My recommendations for Bitwarden’s “Domain rules” system

Last updated: 13th of December 2018

So let’s say that you’ve begun to use Bitwarden as your password manager of choice, and have become intrigued by the possibility to get quick password autofills not only on your web browsers, but also on your Android phones. There’s just one problem: The setup for that is really cumbersome.

The default domain rules are not only woefully inadequate, and have no rules that cover Android apps, but they haven’t been updated for months (if not years) despite how it’d be very easy to do so for a GitHub-hosted, open-source project, as they simply can’t be bothered to merge any pull requests about them for whatever reason.

So here’s my attempt to remedy this issue in some way!

Continue reading “My recommendations for Bitwarden’s “Domain rules” system”

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How to create your own adblock list — For dummies

Last updated: 21st of July 2018

Are you wondering about how to create your own adblock list? Do you want to backup your extension’s custom filters, or do you perhaps want to cloudshare your filters between multiple browsers and systems? Here is a bare-bones explanation of how to make one.

Continue reading “How to create your own adblock list — For dummies”

How to create a Flattr auto-donation link

So you may possibly have begun to use Flattr, or are at least curious as to how it works. In its current incarnation it automatically measures which internet contents you’re making use of, and Flattrs them roughly accordingly.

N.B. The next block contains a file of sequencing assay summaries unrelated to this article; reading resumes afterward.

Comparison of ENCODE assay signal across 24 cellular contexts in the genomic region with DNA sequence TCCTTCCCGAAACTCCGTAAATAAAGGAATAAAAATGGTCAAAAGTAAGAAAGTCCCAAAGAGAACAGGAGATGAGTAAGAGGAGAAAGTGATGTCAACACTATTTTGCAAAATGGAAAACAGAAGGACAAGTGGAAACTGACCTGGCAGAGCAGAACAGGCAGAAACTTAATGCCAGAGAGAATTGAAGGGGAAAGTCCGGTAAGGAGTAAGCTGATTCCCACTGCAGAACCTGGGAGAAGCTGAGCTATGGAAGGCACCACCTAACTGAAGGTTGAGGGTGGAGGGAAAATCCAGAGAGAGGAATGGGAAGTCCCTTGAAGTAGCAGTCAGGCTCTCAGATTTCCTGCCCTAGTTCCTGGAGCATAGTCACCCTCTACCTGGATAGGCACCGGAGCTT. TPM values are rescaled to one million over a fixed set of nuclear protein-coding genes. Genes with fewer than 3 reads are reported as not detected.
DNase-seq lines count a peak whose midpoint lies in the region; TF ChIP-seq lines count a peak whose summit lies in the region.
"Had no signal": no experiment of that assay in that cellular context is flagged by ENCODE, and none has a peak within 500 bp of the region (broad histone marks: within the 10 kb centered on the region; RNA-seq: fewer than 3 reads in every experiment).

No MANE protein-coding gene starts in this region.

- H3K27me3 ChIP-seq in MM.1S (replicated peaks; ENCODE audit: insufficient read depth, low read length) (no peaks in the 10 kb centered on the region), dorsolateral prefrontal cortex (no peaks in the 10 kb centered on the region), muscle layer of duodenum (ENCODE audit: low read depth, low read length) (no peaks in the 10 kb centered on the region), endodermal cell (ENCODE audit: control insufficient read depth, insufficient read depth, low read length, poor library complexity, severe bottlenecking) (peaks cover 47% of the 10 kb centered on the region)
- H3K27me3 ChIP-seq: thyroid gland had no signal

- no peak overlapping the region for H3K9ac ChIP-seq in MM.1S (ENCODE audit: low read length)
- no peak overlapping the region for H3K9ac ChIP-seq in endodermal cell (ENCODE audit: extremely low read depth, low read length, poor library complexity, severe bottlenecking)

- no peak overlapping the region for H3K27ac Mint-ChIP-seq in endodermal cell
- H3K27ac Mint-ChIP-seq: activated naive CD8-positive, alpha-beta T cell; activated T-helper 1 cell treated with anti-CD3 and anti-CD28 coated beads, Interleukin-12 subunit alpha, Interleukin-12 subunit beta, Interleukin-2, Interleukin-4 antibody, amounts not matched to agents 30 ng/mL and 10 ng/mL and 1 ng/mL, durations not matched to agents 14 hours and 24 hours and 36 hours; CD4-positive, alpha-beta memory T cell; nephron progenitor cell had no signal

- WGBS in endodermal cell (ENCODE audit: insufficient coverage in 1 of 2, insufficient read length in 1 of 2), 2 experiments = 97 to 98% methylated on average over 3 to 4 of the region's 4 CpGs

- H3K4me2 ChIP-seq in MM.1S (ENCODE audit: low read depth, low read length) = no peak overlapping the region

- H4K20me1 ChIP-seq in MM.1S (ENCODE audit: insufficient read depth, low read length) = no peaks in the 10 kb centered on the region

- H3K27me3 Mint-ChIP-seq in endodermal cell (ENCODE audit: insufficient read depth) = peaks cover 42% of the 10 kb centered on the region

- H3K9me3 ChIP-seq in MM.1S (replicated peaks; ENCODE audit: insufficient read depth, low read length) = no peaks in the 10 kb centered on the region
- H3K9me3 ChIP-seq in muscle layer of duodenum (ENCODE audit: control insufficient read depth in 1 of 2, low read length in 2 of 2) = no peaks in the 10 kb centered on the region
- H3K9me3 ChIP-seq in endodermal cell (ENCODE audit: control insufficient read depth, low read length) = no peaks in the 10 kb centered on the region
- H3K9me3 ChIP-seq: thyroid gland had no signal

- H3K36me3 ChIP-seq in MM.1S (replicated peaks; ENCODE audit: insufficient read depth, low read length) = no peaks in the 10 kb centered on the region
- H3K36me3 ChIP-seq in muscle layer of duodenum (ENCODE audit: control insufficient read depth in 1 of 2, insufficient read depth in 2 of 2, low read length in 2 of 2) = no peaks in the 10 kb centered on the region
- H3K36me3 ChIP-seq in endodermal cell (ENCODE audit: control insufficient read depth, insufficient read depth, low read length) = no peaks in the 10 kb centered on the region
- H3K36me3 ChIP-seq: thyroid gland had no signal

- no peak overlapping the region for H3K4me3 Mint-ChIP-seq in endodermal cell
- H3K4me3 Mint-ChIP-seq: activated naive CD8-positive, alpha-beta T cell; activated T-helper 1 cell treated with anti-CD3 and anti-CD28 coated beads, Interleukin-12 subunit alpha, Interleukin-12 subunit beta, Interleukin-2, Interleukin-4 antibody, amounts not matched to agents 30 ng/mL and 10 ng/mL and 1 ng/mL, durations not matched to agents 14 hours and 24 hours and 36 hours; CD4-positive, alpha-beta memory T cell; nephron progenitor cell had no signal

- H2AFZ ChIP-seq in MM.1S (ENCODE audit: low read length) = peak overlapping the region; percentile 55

But wait a minute, wasn’t there a button at some kind of site that allowed for double-pressing, which has set up recurring automatic monthly Flattrs to that user? Where did those buttons go?

It turns out that yes, they can still be used! But they’re not super-intuitive to create, so this short guide will help you achieve that.

Continue reading “How to create a Flattr auto-donation link”

How to access Disney.com from abroad and worldwide

Have you ever lived outside of America, and have been pissed off that you haven’t been able to access Disney’s American websites since 2013? Don’t despair anymore, because I’ve found the solution.

All you have to do is to add /?intoverride=true to the URL you’re trying to access.

Prominent example links:
• http://www.disney.com/?intoverride=true
• http://fairies.disney.com/?intoverride=true
• http://movies.disney.com/?intoverride=true

As far as I can determine, only visiting one /?intoverride=true link will add a cookie to your browser that makes all American URLs (even those without the tag) load the American website versions from then on. Which is a very good thing, if there’s any doubts about it.

This has been tested from Norway with a Norwegian IP address, and I have every reason to think that this will work in virtually every other country on planet Earth as well.

How to remove tens of gigabytes of meaningless caches that are on your hard disk

So you’ve owned your Windows PC for a few years, and probably one with an Nvidia graphics card, or maybe even just for one or two years. And you’ve found yourself wondering, “Is it time for me to invest in a bigger hard disk?”. However, you can possibly be able to hold off the purchase for another while, since chances are that a considerable percentage of your hard disk is currently filled with practically meaningless caches, temp files and fallback files, that can reach into the tens of gigabytes on many systems.

In this article, I’ll cite all the culprits that I am able to remember from memory, after having undergone a deep cleaning process a few days ago.

Continue reading “How to remove tens of gigabytes of meaningless caches that are on your hard disk”

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